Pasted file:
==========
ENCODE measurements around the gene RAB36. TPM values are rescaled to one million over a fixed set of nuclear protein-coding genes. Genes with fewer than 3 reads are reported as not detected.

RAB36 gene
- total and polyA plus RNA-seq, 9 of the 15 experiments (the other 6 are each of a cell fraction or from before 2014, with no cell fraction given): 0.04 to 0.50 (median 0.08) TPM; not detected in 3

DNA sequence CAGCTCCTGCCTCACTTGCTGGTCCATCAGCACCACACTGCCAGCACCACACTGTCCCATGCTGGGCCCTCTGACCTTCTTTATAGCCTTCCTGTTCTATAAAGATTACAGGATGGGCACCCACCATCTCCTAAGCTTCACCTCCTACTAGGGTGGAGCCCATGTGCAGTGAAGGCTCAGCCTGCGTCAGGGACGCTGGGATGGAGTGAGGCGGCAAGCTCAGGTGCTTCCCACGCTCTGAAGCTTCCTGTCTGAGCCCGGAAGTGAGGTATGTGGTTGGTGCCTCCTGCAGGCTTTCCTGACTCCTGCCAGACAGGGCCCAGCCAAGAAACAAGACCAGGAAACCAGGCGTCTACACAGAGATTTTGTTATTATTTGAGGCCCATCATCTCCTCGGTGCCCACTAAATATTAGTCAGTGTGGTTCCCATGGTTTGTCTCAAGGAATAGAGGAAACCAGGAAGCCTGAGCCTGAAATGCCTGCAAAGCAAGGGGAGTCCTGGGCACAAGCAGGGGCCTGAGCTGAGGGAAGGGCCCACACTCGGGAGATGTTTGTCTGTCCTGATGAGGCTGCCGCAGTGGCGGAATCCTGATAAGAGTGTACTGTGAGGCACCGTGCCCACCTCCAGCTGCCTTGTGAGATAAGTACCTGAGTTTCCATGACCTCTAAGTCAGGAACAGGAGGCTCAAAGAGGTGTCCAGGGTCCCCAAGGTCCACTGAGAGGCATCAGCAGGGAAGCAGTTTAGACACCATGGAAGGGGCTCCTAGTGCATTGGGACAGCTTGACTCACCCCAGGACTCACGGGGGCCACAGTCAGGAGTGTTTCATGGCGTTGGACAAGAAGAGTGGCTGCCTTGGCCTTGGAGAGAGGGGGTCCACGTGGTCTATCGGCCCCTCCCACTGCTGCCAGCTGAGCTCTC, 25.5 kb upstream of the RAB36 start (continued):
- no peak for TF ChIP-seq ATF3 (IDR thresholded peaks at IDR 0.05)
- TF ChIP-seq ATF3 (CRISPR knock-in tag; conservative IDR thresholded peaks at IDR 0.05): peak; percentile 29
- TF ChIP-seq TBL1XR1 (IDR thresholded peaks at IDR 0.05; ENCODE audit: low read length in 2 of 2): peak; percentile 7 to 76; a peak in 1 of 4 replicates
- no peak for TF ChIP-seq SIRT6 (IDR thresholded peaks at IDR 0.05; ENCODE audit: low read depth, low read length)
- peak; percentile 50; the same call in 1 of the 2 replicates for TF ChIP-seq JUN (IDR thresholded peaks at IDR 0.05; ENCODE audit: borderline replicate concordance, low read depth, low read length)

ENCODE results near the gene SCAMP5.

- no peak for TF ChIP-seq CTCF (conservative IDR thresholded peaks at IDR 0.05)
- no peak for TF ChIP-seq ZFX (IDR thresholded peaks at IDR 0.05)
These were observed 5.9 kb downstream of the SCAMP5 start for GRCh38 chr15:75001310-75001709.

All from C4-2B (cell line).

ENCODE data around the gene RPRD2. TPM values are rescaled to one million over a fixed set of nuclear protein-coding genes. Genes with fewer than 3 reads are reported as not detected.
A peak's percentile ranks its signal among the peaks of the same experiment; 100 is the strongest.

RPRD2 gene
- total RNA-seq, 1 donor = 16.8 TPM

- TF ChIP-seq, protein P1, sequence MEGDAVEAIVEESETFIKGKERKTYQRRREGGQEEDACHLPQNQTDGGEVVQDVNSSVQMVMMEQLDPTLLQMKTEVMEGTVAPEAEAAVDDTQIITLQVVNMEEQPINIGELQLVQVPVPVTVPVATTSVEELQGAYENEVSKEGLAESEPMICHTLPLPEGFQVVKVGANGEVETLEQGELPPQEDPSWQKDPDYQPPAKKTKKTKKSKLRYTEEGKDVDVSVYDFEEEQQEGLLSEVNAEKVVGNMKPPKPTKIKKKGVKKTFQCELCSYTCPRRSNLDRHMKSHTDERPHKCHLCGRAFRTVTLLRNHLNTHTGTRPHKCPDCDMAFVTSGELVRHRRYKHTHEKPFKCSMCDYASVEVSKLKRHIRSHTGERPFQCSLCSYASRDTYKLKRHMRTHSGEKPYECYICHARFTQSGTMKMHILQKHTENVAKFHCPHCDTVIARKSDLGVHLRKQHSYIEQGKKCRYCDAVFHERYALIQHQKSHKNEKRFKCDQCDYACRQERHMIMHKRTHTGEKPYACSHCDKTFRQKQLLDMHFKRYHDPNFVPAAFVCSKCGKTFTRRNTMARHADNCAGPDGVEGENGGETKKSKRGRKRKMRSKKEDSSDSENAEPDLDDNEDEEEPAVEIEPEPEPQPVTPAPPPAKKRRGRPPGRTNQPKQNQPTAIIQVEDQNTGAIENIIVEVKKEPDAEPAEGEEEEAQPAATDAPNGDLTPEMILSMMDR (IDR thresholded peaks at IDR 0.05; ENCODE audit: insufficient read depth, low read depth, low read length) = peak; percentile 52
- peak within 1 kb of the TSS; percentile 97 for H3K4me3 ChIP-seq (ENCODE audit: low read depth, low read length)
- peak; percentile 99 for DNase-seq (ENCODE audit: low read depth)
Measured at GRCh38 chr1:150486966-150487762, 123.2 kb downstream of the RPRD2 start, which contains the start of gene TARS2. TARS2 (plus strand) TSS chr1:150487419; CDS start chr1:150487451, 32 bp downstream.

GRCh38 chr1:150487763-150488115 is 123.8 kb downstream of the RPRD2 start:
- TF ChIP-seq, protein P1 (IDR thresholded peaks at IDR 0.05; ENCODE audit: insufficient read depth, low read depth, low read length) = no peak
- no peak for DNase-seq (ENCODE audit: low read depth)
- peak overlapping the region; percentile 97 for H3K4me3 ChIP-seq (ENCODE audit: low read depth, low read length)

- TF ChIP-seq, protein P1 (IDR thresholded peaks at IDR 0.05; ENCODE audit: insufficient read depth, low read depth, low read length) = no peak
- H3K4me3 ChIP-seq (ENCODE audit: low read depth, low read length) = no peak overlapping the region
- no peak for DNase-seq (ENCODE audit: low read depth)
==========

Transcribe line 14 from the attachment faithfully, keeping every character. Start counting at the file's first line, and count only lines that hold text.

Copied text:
All from C4-2B (cell line).